Inquiry failure

WITH the inquiry into special agriculture business leases (SABLs) increasingly hailed a costly failure, Northern province governor Gary Juffa is pressuring the O’Neill government to fast-track the bill to create an independent commission against corruption.
Inquiry failure Inquiry failure Inquiry failure Inquiry failure Inquiry failure

Instead of tabling the interim findings into SABLs in parliament yesterday, Prime Minister Peter O'Neill lamented that the inquiry did not produce a final report after 18 months.

According to The National, the SABL commission of inquiry is seeking another two months to complete the remaining 13 of the 16 terms of reference.

Attorney-General Kerenga Kua reportedly criticised the work of this commission's three senior lawyers and said the completed terms of reference were just on basic legal and administrative issues.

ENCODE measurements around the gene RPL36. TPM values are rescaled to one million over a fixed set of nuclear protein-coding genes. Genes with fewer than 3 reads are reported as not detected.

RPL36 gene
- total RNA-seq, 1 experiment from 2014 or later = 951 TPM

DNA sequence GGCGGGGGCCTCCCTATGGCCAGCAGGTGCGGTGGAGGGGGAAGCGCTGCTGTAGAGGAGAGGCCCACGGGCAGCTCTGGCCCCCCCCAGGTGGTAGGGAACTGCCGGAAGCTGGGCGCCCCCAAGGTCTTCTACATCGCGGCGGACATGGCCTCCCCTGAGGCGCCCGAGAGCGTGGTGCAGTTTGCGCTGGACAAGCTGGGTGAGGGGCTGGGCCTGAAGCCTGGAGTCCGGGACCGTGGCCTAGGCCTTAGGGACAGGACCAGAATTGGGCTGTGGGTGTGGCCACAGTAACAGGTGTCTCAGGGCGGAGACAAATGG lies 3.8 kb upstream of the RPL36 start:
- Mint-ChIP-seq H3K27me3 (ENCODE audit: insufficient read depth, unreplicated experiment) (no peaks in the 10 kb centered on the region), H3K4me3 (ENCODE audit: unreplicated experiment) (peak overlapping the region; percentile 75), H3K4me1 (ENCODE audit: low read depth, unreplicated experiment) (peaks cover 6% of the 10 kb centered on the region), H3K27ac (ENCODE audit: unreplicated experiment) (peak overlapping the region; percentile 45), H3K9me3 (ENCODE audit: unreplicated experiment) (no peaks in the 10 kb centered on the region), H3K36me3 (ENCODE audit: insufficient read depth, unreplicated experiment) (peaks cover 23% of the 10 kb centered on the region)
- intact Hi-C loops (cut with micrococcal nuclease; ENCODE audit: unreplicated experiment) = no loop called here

"The legal aspects are straight forward and does not cost K15 million with an established secretariat," Kua reportedly said.

The newspaper separately reported Juffa as saying the inquiry was another example of money being wasted.

He took the opportunity to lobby more for a new commission, the ICAC.

"I am a trained investigator and, having worked with Internal Revenue Commission and Customs for 17 years, I can say that an investigation process is not costly," Juffa reportedly said in parliament.

"I would like the proposed bill for ICAC to be fast-tracked."

SABLs were borne from amendments to the Forestry Act and fast-tracked forestry, road and agricultural developments in these special licence areas, which were awarded for lease periods of up to 99 years.

A lot of the criticism is based on how SABLs infringe upon landowner rights. They are often criticised as a land-grabbing policy.

While the forestry industry and ministry has received considerable blame, the separate departments of agriculture, works and lands also granted SABLs.

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